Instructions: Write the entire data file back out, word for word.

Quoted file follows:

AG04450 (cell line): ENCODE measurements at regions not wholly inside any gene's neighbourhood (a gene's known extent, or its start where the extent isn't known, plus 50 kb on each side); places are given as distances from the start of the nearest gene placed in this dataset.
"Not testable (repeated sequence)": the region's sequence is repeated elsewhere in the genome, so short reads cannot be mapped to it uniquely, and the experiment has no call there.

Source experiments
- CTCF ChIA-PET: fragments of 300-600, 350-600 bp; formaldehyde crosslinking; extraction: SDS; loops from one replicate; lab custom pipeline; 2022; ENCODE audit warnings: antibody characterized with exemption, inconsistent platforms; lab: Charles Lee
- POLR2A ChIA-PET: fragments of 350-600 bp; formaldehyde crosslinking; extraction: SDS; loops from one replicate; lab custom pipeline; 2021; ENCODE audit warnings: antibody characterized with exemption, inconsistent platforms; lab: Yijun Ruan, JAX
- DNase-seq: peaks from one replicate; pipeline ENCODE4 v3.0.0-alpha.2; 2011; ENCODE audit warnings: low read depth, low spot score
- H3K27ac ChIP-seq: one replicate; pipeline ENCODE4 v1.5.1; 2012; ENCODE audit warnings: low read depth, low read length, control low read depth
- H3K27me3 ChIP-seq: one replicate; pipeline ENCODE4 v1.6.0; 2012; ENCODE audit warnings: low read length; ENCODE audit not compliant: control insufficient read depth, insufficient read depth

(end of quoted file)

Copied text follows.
AG04450 (cell line): ENCODE measurements at regions not wholly inside any gene's neighbourhood (a gene's known extent, or its start where the extent isn't known, plus 50 kb on each side); places are given as distances from the start of the nearest gene placed in this dataset.
"Not testable (repeated sequence)": the region's sequence is repeated elsewhere in the genome, so short reads cannot be mapped to it uniquely, and the experiment has no call there.

Source experiments
- CTCF ChIA-PET: fragments of 300-600, 350-600 bp; formaldehyde crosslinking; extraction: SDS; loops from one replicate; lab custom pipeline; 2022; ENCODE audit warnings: antibody characterized with exemption, inconsistent platforms; lab: Charles Lee
- POLR2A ChIA-PET: fragments of 350-600 bp; formaldehyde crosslinking; extraction: SDS; loops from one replicate; lab custom pipeline; 2021; ENCODE audit warnings: antibody characterized with exemption, inconsistent platforms; lab: Yijun Ruan, JAX
- DNase-seq: peaks from one replicate; pipeline ENCODE4 v3.0.0-alpha.2; 2011; ENCODE audit warnings: low read depth, low spot score
- H3K27ac ChIP-seq: one replicate; pipeline ENCODE4 v1.5.1; 2012; ENCODE audit warnings: low read depth, low read length, control low read depth
- H3K27me3 ChIP-seq: one replicate; pipeline ENCODE4 v1.6.0; 2012; ENCODE audit warnings: low read length; ENCODE audit not compliant: control insufficient read depth, insufficient read depth